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Take comfort in classic scalloped corn dish

  • NEW YORK TIMES

    Old-fashioned scalloped corn is a homey, bubbling, creamy casserole — and is a quintessentially American comfort food.

I haven’t had nearly my fill of corn on the cob this year: plain, boiled and buttered; roasted in the husk and drizzled with olive oil; or grilled over coals and rubbed with something spicy. There is something wonderful about its simplicity. Fetchingly wrapped in a bright green husk, a fresh ear of corn is as beautiful as it is ready to cook.

We grasp it, steaming, in our hands as we nibble at the kernels, as we savor its sweet flavor, as the cob is quickly denuded.

Still, it’s best not to fall into a rut: There are many other wonderful ways to cook corn. The other day, I found myself suddenly craving not corn on the cob, but rather old-fashioned scalloped corn.

A quintessentially American comfort food, it’s a homey, bubbling, creamy casserole, crowned with toasted, buttery cracker crumbs.

I vividly recall the scalloped corn that I was served for dinner, many years ago, on a small farm in western Washington, made with freshly picked corn and rich cream.

Baked ham and hot biscuits were also served, but scalloped corn was clearly the star.

A BIT OF BACKGROUND

Any number of foods can be “scalloped” — corn, potatoes, oysters, clams, onions, tomatoes. The term usually refers to something baked in cream, sometimes with cheese, similar to a French gratin. Cooks differ over whether to use heavy cream, condensed milk or white sauce (bechamel), but nearly all agree that buttered cracker crumbs or breadcrumbs are essential for the topping.

Well loved throughout the United States, scalloped corn is often attributed first to New England. The seasoning tends to be fairly restrained: just salt and pepper. For a more flavorful version, an old edition of “The Fannie Farmer Cookbook” suggests adding a few drops each of Worcestershire and Tabasco sauces, and chopped green pepper. Some recipes call for diced ham.

I’m all for increasing the flavor quotient if so inclined. The basic recipe leaves plenty of room for innovation.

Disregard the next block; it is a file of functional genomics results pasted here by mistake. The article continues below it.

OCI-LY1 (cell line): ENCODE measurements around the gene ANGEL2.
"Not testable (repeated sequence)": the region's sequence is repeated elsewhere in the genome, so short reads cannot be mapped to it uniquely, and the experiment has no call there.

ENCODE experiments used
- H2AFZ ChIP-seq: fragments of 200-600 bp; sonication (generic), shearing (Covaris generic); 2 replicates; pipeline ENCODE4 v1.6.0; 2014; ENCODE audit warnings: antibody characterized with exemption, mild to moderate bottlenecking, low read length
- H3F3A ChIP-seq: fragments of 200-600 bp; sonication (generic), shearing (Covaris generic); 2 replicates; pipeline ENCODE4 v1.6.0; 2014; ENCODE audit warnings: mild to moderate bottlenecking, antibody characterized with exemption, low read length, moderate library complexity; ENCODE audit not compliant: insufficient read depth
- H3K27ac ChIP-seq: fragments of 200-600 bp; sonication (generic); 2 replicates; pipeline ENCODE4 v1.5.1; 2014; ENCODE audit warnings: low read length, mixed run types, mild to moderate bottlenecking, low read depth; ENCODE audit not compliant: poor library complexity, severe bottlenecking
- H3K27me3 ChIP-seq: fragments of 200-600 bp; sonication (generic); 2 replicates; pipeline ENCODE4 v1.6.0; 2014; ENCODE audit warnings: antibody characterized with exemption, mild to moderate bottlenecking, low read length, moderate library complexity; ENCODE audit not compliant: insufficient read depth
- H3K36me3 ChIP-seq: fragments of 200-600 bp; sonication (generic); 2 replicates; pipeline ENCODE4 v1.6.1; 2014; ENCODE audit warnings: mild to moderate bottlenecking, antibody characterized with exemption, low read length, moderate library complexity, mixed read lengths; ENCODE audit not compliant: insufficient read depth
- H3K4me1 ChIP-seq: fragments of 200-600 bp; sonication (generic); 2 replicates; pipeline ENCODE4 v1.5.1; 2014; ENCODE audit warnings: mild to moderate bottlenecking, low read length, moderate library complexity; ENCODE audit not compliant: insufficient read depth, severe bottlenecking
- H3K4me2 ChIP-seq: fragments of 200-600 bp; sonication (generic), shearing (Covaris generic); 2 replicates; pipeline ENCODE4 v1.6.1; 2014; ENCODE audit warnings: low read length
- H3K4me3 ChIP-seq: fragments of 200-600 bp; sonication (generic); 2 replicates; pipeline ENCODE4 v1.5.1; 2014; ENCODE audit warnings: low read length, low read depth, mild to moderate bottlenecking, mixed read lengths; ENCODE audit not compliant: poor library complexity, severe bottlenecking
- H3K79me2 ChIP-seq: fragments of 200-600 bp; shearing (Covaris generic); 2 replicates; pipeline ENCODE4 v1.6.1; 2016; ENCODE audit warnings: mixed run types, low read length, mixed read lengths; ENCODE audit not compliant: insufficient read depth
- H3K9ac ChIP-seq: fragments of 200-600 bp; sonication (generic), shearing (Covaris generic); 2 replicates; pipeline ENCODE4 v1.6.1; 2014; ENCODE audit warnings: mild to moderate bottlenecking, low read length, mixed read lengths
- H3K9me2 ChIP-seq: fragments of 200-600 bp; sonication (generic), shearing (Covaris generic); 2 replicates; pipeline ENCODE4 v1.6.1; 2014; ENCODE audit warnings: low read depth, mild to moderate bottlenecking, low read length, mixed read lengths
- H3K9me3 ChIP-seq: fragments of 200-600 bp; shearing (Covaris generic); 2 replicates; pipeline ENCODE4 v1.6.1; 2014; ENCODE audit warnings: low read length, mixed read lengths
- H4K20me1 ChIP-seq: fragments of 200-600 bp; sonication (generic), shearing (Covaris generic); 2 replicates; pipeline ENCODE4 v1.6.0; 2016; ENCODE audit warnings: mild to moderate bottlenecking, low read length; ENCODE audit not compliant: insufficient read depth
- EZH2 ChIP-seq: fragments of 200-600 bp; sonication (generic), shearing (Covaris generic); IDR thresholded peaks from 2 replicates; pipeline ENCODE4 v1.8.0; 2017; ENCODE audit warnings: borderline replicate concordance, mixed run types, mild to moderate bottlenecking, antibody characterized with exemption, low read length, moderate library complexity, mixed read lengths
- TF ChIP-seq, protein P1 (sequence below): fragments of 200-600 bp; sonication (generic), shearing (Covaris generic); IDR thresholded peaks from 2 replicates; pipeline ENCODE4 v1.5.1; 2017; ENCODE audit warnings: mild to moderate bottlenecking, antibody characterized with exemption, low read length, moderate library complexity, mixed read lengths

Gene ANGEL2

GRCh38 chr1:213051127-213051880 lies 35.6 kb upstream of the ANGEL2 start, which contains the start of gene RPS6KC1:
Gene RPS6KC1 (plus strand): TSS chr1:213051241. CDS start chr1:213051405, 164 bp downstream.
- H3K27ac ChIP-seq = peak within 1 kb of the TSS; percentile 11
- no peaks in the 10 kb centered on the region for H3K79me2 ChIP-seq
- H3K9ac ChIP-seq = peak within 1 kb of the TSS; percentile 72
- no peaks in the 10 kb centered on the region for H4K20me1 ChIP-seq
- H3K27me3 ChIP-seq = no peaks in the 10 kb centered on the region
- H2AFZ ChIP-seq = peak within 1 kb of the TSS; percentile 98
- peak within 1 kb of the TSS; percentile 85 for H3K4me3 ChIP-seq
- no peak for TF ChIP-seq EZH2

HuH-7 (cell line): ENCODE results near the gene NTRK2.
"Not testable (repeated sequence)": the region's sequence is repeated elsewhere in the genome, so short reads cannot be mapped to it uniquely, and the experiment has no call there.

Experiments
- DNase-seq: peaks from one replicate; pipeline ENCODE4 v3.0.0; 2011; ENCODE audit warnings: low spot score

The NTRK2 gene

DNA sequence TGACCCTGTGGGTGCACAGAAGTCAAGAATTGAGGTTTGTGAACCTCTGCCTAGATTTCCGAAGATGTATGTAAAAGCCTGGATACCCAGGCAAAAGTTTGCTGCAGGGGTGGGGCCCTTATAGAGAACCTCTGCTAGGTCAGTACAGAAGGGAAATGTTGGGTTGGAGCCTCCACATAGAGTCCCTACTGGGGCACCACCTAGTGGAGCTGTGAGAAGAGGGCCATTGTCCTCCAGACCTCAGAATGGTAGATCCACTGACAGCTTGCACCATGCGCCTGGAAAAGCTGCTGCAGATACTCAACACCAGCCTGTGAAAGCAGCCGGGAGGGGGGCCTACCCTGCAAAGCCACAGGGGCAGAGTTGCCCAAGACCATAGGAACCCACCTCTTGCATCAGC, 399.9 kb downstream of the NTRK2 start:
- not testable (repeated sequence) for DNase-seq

I once admired a scalloped corn casserole at a potluck and asked for the recipe. It was easy to remember: one large can of cooked corn kernels and one large can of creamed corn, mixed with an egg and some grated cheese. It was excellent.

My scalloped corn relies on diced red bell pepper for color and sweetness, but a little crushed hot red pepper or chopped fresh Fresno chili would not be amiss. Scallions or chives could figure in.

A Southwestern variation might include roasted green chilies and queso fresco.

Any number of foods can be “scalloped” — corn, potatoes, oysters, clams, onions, tomatoes. The term usually refers to something baked in cream, sometimes with cheese, similar to a French gratin.

Cooks differ over whether to use heavy cream, condensed milk or white sauce (bechamel), but nearly all agree that buttered cracker crumbs or breadcrumbs are essential for the topping.

OLD-FASHIONED SCALLOPED CORN

  • 5 tablespoons unsalted butter, divided
  • 1 small onion, diced (about 1 cup)
  • 1 small red bell pepper, diced (about 1 cup)
  • Kernels from 6 ears fresh corn (about 3 cups)
  • Salt and pepper, to taste
  • 1 egg, beaten
  • 1/2 cup crushed oyster or soda crackers
  • >> White sauce
  • 3 tablespoons unsalted butter
  • 3 tablespoons all-purpose flour
  • 2 cups milk or half-and-half
  • Salt and pepper, to taste
  • Pinch cayenne

Heat oven to 375 degrees and position a rack in the middle. Use 1 tablespoon butter to grease a 9-inch square or round baking dish.

To make sauce: Melt 3 tablespoons butter in a saucepan over medium heat. Whisk in flour and cook mixture for about 1 minute, until sizzling but not browned.

Add milk 1/2 cup at a time, whisking well to keep prevent lumps as sauce thickens. Raise heat and bring sauce to a simmer, then turn heat to low and cook, whisking occasionally, for 5 minutes.

Season with salt, pepper and cayenne. Taste and adjust seasonings; set aside.

Melt 2 tablespoons butter in a skillet over medium-high heat. Add onion and bell pepper; cook, stirring, until softened, about 5 minutes. Add corn, season with salt and pepper; cook 2 minutes more, until corn is heated through. Turn off heat.

Add white sauce and combine well. Add beaten egg and stir well. Transfer mixture to prepared baking dish and smooth the top. Sprinkle with cracker crumbs and dot surface with 2 tablespoons butter, cut in small pieces. Bake on middle rack for 30 minutes or until bubbling and browned. Serve piping hot. Serves 6.

Nutritional information unavailable.

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